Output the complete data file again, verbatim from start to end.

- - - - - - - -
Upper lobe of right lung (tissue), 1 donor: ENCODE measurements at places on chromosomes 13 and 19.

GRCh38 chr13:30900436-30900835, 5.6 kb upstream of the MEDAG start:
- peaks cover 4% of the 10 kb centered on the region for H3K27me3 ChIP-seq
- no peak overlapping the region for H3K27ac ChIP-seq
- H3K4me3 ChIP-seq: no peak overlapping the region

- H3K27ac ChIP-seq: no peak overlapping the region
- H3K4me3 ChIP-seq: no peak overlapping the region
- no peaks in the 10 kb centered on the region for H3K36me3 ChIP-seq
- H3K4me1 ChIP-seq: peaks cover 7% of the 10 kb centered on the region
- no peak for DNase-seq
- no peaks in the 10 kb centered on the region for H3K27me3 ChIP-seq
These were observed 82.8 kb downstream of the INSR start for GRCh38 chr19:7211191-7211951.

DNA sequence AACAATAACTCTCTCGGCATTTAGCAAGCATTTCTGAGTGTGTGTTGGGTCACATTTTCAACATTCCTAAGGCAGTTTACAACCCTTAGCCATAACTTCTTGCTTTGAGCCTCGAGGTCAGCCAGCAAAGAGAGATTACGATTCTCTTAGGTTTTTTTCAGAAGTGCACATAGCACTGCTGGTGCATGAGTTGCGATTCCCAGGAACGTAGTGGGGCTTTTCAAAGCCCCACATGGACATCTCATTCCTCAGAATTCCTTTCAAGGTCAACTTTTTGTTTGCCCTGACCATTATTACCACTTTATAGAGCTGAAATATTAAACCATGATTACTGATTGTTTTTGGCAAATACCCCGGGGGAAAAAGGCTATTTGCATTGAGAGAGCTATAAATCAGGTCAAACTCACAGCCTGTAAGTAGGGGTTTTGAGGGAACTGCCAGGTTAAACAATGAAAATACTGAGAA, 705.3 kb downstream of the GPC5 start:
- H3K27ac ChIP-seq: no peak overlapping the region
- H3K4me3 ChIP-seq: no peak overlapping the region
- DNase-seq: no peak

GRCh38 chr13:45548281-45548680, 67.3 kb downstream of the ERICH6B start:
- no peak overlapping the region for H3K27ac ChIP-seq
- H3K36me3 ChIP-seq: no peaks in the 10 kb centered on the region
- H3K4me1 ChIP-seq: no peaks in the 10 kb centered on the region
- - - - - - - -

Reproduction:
Upper lobe of right lung (tissue), 1 donor: ENCODE measurements at places on chromosomes 13 and 19.

GRCh38 chr13:30900436-30900835, 5.6 kb upstream of the MEDAG start:
- peaks cover 4% of the 10 kb centered on the region for H3K27me3 ChIP-seq
- no peak overlapping the region for H3K27ac ChIP-seq
- H3K4me3 ChIP-seq: no peak overlapping the region

- H3K27ac ChIP-seq: no peak overlapping the region
- H3K4me3 ChIP-seq: no peak overlapping the region
- no peaks in the 10 kb centered on the region for H3K36me3 ChIP-seq
- H3K4me1 ChIP-seq: peaks cover 7% of the 10 kb centered on the region
- no peak for DNase-seq
- no peaks in the 10 kb centered on the region for H3K27me3 ChIP-seq
These were observed 82.8 kb downstream of the INSR start for GRCh38 chr19:7211191-7211951.

DNA sequence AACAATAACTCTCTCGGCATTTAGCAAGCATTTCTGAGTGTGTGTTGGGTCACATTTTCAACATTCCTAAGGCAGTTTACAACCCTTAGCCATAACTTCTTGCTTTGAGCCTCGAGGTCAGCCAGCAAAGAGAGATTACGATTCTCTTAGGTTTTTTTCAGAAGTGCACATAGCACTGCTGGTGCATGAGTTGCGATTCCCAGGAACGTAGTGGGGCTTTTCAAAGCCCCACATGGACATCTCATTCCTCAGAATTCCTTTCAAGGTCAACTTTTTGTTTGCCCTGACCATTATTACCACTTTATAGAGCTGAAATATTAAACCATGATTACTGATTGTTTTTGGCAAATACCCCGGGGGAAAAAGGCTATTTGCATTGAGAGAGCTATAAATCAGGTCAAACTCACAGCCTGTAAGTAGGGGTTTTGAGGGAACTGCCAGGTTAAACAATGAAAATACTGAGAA, 705.3 kb downstream of the GPC5 start:
- H3K27ac ChIP-seq: no peak overlapping the region
- H3K4me3 ChIP-seq: no peak overlapping the region
- DNase-seq: no peak

GRCh38 chr13:45548281-45548680, 67.3 kb downstream of the ERICH6B start:
- no peak overlapping the region for H3K27ac ChIP-seq
- H3K36me3 ChIP-seq: no peaks in the 10 kb centered on the region
- H3K4me1 ChIP-seq: no peaks in the 10 kb centered on the region